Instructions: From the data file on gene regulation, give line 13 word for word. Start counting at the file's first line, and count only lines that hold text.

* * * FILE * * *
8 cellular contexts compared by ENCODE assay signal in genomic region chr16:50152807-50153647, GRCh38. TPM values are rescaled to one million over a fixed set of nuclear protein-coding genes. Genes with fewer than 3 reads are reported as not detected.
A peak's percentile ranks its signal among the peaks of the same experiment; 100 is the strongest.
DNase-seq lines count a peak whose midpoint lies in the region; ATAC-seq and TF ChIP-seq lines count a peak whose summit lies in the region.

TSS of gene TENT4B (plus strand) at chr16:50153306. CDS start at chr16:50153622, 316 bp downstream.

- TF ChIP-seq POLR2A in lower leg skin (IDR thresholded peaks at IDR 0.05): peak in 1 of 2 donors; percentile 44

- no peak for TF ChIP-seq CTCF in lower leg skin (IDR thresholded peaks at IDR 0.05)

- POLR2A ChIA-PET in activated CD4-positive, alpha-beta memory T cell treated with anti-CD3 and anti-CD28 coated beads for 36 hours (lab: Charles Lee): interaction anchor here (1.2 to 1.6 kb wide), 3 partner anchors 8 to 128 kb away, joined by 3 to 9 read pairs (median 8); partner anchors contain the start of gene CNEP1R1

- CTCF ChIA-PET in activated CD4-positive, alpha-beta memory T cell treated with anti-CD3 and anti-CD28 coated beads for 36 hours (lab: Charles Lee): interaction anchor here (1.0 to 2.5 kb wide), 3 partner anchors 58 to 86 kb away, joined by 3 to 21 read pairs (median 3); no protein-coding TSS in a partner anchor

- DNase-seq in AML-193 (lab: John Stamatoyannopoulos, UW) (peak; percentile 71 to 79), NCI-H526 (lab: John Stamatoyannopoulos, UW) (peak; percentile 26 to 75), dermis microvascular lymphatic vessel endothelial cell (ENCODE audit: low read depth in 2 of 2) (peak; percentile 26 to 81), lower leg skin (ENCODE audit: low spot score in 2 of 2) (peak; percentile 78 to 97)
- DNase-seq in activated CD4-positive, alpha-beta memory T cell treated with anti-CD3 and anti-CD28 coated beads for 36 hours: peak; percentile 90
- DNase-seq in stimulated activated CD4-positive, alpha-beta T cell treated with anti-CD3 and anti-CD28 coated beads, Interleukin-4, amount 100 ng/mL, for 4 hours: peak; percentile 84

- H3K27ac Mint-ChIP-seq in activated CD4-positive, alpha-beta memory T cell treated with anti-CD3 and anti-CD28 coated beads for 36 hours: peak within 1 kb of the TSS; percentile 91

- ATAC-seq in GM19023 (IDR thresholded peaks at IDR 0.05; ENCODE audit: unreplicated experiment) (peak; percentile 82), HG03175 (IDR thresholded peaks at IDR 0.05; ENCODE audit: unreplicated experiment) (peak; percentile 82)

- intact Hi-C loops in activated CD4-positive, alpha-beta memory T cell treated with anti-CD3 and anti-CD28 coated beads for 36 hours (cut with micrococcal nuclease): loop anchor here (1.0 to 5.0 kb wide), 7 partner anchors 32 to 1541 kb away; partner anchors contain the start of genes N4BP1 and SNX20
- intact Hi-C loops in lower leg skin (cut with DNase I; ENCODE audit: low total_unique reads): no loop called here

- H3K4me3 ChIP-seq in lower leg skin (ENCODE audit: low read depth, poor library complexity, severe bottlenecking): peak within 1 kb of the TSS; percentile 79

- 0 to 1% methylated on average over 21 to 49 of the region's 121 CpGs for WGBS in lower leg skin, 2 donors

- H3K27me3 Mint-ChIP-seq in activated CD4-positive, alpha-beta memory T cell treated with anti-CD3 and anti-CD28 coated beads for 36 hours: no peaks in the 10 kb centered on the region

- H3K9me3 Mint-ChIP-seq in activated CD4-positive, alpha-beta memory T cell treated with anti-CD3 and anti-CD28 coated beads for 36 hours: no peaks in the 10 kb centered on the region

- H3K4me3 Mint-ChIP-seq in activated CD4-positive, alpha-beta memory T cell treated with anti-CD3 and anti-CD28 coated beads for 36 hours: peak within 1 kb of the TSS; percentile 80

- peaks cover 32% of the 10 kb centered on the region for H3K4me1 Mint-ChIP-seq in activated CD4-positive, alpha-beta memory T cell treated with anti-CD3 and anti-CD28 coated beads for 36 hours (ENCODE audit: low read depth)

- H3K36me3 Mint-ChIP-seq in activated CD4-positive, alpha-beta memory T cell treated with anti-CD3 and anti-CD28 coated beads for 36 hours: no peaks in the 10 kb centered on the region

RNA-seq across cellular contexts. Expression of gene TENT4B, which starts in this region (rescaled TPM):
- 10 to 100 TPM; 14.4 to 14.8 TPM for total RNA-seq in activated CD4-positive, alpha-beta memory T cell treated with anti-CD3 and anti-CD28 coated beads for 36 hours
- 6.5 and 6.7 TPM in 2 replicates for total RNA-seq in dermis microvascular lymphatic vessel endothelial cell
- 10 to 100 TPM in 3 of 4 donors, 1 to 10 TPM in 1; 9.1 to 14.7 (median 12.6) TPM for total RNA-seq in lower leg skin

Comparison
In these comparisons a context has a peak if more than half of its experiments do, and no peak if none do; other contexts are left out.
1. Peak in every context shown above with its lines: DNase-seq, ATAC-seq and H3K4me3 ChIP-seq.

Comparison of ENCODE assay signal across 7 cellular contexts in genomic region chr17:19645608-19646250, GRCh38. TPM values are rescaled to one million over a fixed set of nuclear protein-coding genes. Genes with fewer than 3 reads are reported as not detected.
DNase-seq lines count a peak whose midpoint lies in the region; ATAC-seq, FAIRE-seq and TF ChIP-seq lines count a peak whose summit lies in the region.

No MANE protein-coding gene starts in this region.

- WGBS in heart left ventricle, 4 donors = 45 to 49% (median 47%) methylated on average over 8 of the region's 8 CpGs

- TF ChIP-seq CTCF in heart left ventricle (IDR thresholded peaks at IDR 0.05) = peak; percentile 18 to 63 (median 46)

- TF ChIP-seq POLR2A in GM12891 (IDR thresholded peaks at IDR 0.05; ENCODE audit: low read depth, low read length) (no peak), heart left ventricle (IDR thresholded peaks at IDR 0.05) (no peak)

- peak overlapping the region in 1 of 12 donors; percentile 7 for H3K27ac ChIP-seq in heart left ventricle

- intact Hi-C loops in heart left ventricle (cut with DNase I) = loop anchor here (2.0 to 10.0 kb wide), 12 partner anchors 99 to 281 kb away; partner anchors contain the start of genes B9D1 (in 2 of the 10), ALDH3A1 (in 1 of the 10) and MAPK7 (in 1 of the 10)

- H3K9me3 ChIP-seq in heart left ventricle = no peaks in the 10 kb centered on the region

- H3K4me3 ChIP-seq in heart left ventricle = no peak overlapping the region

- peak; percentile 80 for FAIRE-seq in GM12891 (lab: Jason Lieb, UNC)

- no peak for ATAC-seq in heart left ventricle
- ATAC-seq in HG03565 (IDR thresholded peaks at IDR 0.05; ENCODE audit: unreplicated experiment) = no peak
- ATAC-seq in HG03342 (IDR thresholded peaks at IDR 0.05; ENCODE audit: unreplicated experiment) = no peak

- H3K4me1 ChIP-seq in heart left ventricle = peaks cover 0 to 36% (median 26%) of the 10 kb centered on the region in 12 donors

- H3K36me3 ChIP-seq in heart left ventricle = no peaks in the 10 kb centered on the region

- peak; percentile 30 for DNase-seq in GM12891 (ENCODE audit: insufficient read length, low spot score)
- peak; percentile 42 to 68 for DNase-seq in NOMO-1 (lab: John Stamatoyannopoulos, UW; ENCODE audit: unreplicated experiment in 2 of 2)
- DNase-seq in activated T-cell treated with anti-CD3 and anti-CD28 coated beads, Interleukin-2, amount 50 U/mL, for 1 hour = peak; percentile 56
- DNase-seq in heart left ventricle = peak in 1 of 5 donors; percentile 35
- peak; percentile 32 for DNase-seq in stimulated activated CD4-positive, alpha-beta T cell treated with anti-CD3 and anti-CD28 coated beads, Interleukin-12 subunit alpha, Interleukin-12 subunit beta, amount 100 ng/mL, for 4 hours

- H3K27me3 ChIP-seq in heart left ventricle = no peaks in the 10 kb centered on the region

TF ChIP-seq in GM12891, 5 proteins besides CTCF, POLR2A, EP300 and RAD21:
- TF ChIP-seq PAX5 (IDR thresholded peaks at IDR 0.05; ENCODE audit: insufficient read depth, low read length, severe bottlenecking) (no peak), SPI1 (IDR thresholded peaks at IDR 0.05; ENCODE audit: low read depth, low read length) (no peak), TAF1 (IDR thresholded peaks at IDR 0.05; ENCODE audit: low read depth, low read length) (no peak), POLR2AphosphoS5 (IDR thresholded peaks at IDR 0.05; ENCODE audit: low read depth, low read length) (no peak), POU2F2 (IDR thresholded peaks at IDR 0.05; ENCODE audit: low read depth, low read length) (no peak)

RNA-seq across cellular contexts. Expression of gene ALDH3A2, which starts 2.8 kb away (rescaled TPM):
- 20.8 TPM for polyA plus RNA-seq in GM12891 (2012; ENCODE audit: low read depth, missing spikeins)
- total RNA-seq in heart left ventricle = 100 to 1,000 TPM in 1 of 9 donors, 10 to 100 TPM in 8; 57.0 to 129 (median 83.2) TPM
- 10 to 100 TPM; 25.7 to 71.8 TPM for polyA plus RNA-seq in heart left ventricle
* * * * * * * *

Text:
- ATAC-seq in GM19023 (IDR thresholded peaks at IDR 0.05; ENCODE audit: unreplicated experiment) (peak; percentile 82), HG03175 (IDR thresholded peaks at IDR 0.05; ENCODE audit: unreplicated experiment) (peak; percentile 82)